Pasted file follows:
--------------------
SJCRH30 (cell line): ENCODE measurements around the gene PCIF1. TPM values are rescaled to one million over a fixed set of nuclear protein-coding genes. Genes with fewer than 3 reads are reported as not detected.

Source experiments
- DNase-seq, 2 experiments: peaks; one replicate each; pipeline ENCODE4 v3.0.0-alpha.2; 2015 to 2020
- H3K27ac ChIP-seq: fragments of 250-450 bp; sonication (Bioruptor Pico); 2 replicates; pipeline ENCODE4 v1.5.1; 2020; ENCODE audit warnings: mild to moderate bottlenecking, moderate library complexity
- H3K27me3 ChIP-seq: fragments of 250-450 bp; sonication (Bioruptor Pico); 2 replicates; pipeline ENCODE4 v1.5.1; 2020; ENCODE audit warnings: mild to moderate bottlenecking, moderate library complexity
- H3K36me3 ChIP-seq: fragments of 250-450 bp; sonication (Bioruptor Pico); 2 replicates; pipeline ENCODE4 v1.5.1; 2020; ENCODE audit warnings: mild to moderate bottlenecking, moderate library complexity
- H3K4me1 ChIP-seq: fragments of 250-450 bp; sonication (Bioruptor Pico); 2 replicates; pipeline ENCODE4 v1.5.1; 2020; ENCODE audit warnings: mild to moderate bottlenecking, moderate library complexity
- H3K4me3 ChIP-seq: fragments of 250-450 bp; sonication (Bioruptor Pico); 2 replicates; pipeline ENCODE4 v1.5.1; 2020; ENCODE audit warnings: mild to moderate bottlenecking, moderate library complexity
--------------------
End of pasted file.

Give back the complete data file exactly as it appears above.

SJCRH30 (cell line): ENCODE measurements around the gene PCIF1. TPM values are rescaled to one million over a fixed set of nuclear protein-coding genes. Genes with fewer than 3 reads are reported as not detected.

Source experiments
- DNase-seq, 2 experiments: peaks; one replicate each; pipeline ENCODE4 v3.0.0-alpha.2; 2015 to 2020
- H3K27ac ChIP-seq: fragments of 250-450 bp; sonication (Bioruptor Pico); 2 replicates; pipeline ENCODE4 v1.5.1; 2020; ENCODE audit warnings: mild to moderate bottlenecking, moderate library complexity
- H3K27me3 ChIP-seq: fragments of 250-450 bp; sonication (Bioruptor Pico); 2 replicates; pipeline ENCODE4 v1.5.1; 2020; ENCODE audit warnings: mild to moderate bottlenecking, moderate library complexity
- H3K36me3 ChIP-seq: fragments of 250-450 bp; sonication (Bioruptor Pico); 2 replicates; pipeline ENCODE4 v1.5.1; 2020; ENCODE audit warnings: mild to moderate bottlenecking, moderate library complexity
- H3K4me1 ChIP-seq: fragments of 250-450 bp; sonication (Bioruptor Pico); 2 replicates; pipeline ENCODE4 v1.5.1; 2020; ENCODE audit warnings: mild to moderate bottlenecking, moderate library complexity
- H3K4me3 ChIP-seq: fragments of 250-450 bp; sonication (Bioruptor Pico); 2 replicates; pipeline ENCODE4 v1.5.1; 2020; ENCODE audit warnings: mild to moderate bottlenecking, moderate library complexity